Saturn Aura Marketing Gambit Pulls More Sales
|Topics: Saturn Aura
July 18, 2007
The Saturn division of the General Motors Corp's is wowing auto shoppers away from rival brands this year and expects to attract even more as it rolls out a marketing program that offers direct comparisons with top-selling sedans from Japanese competitors, said the Saturn chief.
Over the past weeks, Saturn dealers have placed a Toyota Camry and a Honda Accord in their showrooms, challenging purchasers to take comparison test drives with the Aura. GM calls the first-of-its-kind marketing campaign the “Side-by-Side-by-Side” challenge.
“It really demonstrates just how confident we are in the product,” said Jill Lajdziak, the general manager of Saturn. The well-reviewed Aura represents a key advance for the automaker, which has been launching a revamped lineup featuring bolder European styling to reverse declining sales and revitalize the Saturn brand.
The Aura, which brought Saturn back into the highly competitive midsize sedan segment, has helped bolstered sales. With sales up to 21 percent through June, Saturn represents GM's best-performing brand at a time when the automaker has seen its overall American sales drop eight percent.
Lajdziak said that Saturn would get momentum from the Aura marketing campaign and other efforts. “It has bounced back in the marketplace. And consideration numbers are going up,” Lajdziak said. “I expect the consideration and the conquest levels to continue to rise.”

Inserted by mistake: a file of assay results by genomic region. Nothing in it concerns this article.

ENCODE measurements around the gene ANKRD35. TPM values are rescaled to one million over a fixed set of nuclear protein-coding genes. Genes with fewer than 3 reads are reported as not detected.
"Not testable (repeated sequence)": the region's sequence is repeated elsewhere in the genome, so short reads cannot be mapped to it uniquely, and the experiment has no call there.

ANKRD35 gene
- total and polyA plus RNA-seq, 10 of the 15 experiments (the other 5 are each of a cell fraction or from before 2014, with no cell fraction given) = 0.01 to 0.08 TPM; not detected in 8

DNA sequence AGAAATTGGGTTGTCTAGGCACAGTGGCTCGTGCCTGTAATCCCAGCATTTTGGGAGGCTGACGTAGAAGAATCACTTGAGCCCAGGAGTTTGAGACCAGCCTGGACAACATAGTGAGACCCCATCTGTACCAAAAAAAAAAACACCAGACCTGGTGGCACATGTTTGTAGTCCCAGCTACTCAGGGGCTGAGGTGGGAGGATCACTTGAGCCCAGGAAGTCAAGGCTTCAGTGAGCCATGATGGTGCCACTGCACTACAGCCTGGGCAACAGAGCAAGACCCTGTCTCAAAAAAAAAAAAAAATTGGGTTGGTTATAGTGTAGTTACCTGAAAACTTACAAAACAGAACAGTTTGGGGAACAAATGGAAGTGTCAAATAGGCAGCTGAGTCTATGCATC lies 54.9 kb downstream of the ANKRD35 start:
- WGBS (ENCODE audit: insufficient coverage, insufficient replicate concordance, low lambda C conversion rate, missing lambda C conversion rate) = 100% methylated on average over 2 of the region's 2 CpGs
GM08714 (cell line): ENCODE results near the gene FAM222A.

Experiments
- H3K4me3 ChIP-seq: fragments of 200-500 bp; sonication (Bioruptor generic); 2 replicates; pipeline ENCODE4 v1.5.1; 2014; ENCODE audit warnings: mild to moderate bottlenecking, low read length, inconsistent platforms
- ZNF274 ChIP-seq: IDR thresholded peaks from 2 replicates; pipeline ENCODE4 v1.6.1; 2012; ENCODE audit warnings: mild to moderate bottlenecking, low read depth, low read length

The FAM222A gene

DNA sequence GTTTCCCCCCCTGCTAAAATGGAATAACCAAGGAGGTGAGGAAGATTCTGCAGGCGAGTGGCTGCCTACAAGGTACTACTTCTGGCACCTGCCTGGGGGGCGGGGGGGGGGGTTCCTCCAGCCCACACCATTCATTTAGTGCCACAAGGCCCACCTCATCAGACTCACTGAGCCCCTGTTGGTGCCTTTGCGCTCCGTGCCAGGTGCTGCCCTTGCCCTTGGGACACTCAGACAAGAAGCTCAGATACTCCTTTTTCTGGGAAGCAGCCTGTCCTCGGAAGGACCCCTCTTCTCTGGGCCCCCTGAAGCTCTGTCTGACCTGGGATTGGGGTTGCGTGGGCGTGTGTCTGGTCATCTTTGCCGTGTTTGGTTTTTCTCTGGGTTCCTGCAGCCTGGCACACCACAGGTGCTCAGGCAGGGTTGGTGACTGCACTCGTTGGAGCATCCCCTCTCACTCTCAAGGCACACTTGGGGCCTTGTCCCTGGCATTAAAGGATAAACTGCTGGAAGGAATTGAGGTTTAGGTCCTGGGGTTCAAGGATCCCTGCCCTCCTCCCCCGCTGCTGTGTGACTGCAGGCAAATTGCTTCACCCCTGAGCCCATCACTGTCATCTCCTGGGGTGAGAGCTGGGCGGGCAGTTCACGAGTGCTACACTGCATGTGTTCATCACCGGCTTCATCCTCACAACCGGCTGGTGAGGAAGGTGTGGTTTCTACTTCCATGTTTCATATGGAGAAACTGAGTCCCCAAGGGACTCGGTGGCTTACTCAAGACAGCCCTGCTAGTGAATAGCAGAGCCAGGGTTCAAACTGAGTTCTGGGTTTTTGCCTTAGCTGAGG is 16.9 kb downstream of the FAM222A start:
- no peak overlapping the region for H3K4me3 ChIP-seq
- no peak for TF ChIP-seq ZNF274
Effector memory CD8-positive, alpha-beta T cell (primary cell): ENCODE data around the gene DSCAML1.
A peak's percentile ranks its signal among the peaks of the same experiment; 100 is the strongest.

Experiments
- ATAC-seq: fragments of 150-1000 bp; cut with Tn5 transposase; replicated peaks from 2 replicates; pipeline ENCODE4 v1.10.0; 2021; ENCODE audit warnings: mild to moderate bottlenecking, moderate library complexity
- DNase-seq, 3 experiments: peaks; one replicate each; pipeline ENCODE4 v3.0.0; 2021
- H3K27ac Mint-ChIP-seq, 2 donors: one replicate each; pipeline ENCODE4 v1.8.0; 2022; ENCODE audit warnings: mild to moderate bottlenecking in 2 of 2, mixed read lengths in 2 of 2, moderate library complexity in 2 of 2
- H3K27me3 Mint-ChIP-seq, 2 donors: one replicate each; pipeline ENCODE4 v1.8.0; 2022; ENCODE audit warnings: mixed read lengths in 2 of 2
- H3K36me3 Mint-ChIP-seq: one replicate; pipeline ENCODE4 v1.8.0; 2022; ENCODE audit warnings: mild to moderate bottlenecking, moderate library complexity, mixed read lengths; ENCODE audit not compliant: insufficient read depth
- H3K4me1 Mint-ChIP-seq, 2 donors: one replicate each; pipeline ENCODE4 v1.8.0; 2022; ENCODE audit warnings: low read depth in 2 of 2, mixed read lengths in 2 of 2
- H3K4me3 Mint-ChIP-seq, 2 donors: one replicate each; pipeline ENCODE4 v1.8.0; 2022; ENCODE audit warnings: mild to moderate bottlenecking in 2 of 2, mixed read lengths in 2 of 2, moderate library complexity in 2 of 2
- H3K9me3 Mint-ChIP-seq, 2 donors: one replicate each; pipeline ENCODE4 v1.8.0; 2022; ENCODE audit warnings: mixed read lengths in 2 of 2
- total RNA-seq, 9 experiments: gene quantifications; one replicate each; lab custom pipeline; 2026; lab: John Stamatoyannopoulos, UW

Executives at GM said that the Detroit automaker has improved quality, but not yet changed negative perceptions that go back decades. As such it has designed a campaign to close the gap. “One of the things we are trying to do... is to get people who would not have considered a domestic car to actually think about it,” said Chuck Thomson, the director of Saturn sales.
Such campaign, according to analysts, is pretty risky. Instead of drawing more customers, it could push some consumers to their rivals, especially if they found out that the competitors’ product lines are far better. But so far, the side-by-side-by-side campaign of the domestic automaker is serving its purpose well enough.
Data from industry tracking firm Edmunds.com show the Aura has gained traction. In May, the number of visitors to the Web site considering an Aura increased to over 48,000, almost double. From January through June, sales of the Aura in the United States totaled 27,229. That compared with 240,530 sales for the Camry and 182,346 for the Accord over the same period. “We picked the Camry and Honda because they are the two heavy-volume players in the segment,” Thomson said.
The Aura was also voted the North American Car of the Year by automotive journalists. This has added to the salability of the car. GM, which lost the top spot in global sales to the Toyota Motor Corp. earlier this year, has seen its American market slice shrink to roughly 23 percent from a peak of about 45 percent in 1980. As part of its turnaround, executives have said that GM needs to see Saturn turn the corner with its new product lineup.
Encouraged by the success of the Aura marketing program, the largest American automaker is considering launching a similar campaign for the new Saturn Vue, which is going out to dealers this month. GM is also considering rolling out a head-to-head marketing blitz for the new Chevrolet Malibu, which will be rolled off later this year. The Vue would rival the Honda CR-V and the Toyota RAV4 while the Malibu against the Toyota Camry, GM officials said.
Lajdziak said that the Saturn challenge showed the brand was regaining its edge. “I don't think there is a bolder, more confident statement,” she added. Apparently, the Saturn splash shield is not preventing the entry of more gains.
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